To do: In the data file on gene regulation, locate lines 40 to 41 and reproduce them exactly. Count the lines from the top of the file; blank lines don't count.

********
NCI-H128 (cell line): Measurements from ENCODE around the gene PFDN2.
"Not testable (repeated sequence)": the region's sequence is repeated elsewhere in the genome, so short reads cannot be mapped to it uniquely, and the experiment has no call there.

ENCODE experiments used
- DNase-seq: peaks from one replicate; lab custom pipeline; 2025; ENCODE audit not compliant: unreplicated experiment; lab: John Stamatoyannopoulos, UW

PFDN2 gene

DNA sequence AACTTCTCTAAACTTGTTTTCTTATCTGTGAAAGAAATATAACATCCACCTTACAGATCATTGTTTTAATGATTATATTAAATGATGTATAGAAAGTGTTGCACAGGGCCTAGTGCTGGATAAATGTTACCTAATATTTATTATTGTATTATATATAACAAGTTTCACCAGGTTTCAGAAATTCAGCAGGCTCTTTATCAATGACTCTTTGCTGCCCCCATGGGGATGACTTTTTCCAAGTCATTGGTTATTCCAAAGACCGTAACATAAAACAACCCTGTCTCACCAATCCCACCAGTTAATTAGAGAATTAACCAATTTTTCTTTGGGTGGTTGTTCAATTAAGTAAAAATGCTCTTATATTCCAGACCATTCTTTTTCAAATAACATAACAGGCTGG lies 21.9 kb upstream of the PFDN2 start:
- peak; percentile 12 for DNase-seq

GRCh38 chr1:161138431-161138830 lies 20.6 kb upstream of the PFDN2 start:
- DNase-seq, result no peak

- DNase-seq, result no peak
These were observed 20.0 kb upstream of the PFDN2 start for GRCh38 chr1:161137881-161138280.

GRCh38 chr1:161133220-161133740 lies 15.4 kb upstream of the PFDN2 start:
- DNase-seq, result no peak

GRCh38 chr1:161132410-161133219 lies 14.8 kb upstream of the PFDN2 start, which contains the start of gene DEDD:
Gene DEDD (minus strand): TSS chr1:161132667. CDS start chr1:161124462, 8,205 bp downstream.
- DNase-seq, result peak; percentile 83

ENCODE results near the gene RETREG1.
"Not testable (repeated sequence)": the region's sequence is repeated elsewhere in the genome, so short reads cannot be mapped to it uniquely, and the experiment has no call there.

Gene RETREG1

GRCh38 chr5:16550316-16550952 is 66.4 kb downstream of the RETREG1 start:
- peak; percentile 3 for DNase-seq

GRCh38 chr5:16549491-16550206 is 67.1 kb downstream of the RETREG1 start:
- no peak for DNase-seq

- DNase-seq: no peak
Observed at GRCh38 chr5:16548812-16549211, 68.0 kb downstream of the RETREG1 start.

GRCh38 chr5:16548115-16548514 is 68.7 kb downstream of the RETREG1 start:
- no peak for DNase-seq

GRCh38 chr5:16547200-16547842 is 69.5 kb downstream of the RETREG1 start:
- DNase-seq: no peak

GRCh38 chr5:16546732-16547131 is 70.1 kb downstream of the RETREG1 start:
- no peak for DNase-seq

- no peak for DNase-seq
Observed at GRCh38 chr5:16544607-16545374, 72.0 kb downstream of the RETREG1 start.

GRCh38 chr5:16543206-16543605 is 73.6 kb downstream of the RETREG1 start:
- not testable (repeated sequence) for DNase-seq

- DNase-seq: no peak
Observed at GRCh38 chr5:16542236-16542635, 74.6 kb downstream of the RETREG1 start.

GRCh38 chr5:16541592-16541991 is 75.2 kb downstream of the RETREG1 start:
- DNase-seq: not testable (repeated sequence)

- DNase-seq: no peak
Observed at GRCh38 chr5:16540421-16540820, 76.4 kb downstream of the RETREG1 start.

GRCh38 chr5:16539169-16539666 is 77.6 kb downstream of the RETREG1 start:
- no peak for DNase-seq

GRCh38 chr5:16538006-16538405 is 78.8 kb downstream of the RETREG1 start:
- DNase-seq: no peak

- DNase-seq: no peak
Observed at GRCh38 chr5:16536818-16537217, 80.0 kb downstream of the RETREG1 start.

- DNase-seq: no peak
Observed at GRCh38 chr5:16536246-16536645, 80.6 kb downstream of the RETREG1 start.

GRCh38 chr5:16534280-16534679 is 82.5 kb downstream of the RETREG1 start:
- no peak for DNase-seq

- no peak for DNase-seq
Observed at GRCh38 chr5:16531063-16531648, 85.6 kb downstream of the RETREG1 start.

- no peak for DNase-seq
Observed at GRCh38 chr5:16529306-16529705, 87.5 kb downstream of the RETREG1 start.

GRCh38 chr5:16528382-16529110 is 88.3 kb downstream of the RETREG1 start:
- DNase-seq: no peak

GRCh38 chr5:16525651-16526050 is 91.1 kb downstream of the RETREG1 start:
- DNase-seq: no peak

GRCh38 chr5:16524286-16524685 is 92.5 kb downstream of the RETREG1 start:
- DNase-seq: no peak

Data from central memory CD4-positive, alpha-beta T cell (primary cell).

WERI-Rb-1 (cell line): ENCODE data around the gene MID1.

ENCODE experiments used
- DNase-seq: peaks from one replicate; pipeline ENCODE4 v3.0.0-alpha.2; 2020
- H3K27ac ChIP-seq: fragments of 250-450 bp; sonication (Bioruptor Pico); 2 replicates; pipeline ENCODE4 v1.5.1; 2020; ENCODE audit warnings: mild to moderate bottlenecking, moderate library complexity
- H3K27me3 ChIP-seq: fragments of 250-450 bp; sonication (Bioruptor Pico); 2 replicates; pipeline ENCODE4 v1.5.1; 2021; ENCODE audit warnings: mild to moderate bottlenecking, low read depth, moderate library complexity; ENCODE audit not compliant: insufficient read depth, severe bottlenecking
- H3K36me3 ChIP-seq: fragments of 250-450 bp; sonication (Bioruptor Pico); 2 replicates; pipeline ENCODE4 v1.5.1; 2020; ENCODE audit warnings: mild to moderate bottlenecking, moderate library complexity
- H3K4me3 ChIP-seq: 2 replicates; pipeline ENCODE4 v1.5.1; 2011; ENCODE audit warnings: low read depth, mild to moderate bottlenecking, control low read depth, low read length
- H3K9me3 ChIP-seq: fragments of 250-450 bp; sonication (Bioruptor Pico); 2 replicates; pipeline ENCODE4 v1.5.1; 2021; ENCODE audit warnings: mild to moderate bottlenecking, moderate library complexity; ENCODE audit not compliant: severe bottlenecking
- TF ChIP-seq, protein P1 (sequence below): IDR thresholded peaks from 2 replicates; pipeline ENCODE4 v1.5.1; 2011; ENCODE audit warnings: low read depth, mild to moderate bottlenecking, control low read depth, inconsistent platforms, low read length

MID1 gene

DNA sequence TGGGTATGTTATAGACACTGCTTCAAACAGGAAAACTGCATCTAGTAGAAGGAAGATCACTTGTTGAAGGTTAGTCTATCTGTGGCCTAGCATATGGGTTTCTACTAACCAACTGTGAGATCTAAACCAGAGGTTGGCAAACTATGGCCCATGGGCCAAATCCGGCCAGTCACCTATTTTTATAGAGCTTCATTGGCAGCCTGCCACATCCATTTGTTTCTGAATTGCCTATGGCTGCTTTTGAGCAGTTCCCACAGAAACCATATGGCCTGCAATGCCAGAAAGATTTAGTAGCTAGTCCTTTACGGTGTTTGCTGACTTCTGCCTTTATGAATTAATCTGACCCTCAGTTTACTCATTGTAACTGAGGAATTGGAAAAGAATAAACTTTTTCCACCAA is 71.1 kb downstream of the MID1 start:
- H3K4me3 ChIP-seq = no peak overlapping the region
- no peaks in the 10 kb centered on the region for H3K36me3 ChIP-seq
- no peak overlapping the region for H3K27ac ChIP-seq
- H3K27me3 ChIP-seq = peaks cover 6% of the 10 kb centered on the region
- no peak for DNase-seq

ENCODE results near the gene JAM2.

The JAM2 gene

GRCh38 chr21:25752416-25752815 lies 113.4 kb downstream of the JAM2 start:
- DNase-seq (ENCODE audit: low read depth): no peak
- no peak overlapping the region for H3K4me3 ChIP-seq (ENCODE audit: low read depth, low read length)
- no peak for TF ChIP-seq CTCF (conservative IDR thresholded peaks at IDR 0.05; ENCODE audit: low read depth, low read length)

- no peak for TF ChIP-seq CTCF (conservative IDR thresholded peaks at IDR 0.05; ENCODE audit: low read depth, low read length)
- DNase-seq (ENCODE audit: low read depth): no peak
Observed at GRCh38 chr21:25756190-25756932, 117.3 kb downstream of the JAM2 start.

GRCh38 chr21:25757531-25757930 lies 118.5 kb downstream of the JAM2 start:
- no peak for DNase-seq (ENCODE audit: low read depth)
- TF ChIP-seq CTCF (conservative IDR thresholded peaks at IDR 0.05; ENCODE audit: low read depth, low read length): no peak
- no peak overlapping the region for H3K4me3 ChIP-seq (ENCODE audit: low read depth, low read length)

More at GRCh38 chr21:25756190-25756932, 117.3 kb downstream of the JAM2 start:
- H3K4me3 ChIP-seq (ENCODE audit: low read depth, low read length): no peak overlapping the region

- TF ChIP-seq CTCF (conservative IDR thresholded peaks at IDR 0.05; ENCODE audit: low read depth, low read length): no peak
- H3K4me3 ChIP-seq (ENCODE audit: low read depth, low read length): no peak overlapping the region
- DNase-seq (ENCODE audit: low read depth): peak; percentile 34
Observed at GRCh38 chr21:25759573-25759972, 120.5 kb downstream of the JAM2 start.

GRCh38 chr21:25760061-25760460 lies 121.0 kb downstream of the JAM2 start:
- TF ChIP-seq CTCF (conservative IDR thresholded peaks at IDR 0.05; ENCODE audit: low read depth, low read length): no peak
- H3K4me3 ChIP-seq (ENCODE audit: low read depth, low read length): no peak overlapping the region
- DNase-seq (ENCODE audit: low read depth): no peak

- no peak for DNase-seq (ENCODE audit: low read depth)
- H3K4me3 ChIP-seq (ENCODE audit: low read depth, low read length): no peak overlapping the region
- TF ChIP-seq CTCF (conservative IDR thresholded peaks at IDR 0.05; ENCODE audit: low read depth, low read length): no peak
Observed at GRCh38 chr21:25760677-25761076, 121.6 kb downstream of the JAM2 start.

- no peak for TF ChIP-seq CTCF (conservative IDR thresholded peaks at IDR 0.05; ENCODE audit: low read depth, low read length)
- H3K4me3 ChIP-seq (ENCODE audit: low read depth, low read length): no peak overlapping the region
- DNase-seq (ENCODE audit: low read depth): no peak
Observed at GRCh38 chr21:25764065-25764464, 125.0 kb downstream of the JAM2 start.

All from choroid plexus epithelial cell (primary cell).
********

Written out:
- DNase-seq: no peak
Observed at GRCh38 chr5:16540421-16540820, 76.4 kb downstream of the RETREG1 start.